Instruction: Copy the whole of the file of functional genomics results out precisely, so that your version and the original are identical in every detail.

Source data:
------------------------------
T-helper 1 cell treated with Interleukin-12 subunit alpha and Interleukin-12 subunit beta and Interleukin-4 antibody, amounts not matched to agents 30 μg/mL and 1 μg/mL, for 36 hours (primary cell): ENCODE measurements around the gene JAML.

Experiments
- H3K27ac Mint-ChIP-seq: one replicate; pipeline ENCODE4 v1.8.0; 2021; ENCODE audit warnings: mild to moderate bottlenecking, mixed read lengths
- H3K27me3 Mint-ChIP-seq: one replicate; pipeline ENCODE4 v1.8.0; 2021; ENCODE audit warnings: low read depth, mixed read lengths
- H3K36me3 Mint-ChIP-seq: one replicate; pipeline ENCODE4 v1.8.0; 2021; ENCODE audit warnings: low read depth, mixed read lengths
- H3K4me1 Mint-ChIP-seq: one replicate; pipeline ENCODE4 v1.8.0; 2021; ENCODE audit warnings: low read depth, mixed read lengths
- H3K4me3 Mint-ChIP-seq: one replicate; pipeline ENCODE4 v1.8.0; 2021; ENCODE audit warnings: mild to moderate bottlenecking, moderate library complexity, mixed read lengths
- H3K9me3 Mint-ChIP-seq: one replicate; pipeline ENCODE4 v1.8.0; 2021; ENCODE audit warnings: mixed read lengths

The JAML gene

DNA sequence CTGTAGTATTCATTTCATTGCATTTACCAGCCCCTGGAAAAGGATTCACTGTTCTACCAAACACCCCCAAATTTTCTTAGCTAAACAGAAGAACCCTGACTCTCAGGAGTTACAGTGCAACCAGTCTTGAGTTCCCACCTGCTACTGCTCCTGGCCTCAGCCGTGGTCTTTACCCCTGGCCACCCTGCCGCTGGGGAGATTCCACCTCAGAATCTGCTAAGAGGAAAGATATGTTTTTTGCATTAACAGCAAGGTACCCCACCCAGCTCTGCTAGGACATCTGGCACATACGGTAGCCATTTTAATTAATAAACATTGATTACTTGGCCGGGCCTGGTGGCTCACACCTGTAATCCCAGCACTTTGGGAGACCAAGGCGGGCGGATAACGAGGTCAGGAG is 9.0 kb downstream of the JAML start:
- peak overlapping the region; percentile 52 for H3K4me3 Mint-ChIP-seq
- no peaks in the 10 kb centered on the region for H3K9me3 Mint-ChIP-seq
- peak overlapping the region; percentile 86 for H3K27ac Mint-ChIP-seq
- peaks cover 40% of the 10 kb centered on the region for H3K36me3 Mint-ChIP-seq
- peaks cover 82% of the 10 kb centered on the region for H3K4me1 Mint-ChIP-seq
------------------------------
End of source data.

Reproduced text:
T-helper 1 cell treated with Interleukin-12 subunit alpha and Interleukin-12 subunit beta and Interleukin-4 antibody, amounts not matched to agents 30 μg/mL and 1 μg/mL, for 36 hours (primary cell): ENCODE measurements around the gene JAML.

Experiments
- H3K27ac Mint-ChIP-seq: one replicate; pipeline ENCODE4 v1.8.0; 2021; ENCODE audit warnings: mild to moderate bottlenecking, mixed read lengths
- H3K27me3 Mint-ChIP-seq: one replicate; pipeline ENCODE4 v1.8.0; 2021; ENCODE audit warnings: low read depth, mixed read lengths
- H3K36me3 Mint-ChIP-seq: one replicate; pipeline ENCODE4 v1.8.0; 2021; ENCODE audit warnings: low read depth, mixed read lengths
- H3K4me1 Mint-ChIP-seq: one replicate; pipeline ENCODE4 v1.8.0; 2021; ENCODE audit warnings: low read depth, mixed read lengths
- H3K4me3 Mint-ChIP-seq: one replicate; pipeline ENCODE4 v1.8.0; 2021; ENCODE audit warnings: mild to moderate bottlenecking, moderate library complexity, mixed read lengths
- H3K9me3 Mint-ChIP-seq: one replicate; pipeline ENCODE4 v1.8.0; 2021; ENCODE audit warnings: mixed read lengths

The JAML gene

DNA sequence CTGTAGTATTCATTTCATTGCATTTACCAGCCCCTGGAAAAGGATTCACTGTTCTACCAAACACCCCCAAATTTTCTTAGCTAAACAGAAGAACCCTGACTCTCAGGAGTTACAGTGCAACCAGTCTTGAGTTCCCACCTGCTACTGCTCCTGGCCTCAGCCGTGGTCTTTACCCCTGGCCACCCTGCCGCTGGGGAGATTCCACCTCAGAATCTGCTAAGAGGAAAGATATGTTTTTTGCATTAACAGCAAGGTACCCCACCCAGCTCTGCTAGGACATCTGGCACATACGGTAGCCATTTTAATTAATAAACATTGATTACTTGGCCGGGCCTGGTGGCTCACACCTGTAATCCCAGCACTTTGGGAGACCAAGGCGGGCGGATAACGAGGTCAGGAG is 9.0 kb downstream of the JAML start:
- peak overlapping the region; percentile 52 for H3K4me3 Mint-ChIP-seq
- no peaks in the 10 kb centered on the region for H3K9me3 Mint-ChIP-seq
- peak overlapping the region; percentile 86 for H3K27ac Mint-ChIP-seq
- peaks cover 40% of the 10 kb centered on the region for H3K36me3 Mint-ChIP-seq
- peaks cover 82% of the 10 kb centered on the region for H3K4me1 Mint-ChIP-seq